Over the past two decades, the situation in Venezuela has inched closer and closer to a breaking point. The rule of leftist President Nicolas Maduro has devolved into a dictatorship, as opposition from his citizens has been met with stiff government crackdowns and imprisoning those who question the legitimacy of his office. Furthermore, Venezuela’s economy seems to have collapsed after years of volatility and hyperinflation. These problems have given rise to a mass exodus from the country, causing a great deal of instability in the region. As the Venezuelan government struggles to contain the situation, one must wonder whether the situation can truly be resolved without further violence. the collapse of one of the world’s leading producers in oil could cause massive volatility in the world economy over the next few years. The issues begin with the highest levels of authority within the state. Under the leadership of Hugo Chavez, Venezuela was one of the more powerful countries in South America; the economy’s dependence on oil was seen as an unimportant issue because the demand for the product was so high throughout the first half of the 21st century. Despite the high demand for oil, the government was never stable. Chavez survived multiple coups against his regime and continued to establish authoritarian rule as oppositional support grew. With his death in 2013, the regime had become a full-fledged dictatorship, riddled with reports of human rights abuses and questions about the legitimacy of the government’s election. His successor, Nicholas Maduro, has driven the country into a downward economic spiral, causing mass protests from his opposers that have pushed the country closer to revolution than ever before. Venezuela’s populist tendencies are largely to blame for Maduro’s demise as well. Although Chavez’s government dealt with various uprisings, he survived because of his charm and charisma as a leader. Maduro, on the other hand, does not possess the same leadership abilities as his mentor and has ultimately been rejected by his people.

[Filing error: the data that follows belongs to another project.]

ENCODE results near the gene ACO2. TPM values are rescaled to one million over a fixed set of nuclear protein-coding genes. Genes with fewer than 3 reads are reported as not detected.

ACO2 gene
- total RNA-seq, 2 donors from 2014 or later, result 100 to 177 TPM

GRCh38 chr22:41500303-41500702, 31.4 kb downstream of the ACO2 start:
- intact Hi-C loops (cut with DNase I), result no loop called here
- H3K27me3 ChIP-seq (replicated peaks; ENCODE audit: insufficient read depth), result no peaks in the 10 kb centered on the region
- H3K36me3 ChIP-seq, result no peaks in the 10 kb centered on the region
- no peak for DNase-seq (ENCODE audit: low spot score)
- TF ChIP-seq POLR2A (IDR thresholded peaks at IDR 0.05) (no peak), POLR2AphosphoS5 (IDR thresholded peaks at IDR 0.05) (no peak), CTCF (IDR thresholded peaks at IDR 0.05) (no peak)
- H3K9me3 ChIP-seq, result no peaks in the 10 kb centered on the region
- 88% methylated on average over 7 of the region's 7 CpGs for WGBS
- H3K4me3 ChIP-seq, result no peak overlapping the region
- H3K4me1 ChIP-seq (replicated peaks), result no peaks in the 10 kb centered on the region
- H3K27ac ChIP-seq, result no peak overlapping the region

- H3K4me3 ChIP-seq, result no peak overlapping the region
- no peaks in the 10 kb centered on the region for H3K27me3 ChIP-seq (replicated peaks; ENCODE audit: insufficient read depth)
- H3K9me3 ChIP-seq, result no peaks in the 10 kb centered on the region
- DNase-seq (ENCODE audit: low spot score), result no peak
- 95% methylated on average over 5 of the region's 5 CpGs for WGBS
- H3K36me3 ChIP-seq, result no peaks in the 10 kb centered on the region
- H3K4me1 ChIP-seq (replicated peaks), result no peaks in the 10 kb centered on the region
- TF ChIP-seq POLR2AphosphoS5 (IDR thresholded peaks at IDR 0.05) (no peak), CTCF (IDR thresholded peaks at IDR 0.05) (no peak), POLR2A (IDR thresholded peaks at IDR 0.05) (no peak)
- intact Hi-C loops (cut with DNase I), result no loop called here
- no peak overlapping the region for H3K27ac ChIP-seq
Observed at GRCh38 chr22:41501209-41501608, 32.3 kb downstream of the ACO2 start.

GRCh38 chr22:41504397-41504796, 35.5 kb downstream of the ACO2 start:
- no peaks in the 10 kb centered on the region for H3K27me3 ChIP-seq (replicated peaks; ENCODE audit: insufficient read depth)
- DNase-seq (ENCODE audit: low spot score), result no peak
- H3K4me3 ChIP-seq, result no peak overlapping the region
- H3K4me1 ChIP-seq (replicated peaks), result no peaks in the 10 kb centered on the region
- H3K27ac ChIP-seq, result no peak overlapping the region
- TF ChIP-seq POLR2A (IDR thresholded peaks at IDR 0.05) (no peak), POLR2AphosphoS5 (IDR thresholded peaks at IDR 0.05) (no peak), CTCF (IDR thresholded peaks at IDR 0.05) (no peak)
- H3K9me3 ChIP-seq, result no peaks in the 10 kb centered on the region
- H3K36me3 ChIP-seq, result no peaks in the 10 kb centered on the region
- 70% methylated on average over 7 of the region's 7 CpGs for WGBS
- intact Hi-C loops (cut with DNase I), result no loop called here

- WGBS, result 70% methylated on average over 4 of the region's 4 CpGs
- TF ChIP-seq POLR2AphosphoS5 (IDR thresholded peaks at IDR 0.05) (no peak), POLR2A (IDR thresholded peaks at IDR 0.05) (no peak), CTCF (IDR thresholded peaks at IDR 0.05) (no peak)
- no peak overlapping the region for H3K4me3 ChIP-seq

The cause for the country’s economic collapse goes far beyond the leadership alone. The devaluation of the Venezuelan currency, the bolivar, has caused massive hikes in inflation. In fact, the International Monetary Fund estimates an economic contraction of 15% this year, which means that by the end of 2018, the GDP will be cut to half of what it was in 2013 and inflation will reach 13000%. To put this into perspective, the Wall Street Journal documented the price for a local church in Caracas to buy eggs with mass donations. Half a year ago, the minister could buy 30 eggs with one mass’s worth of donations. Today, he would need 50 masses to buy the same number of eggs. This hyperinflation has made it impossible for the majority of Venezuelan families to buy even the bare necessities for everyday life.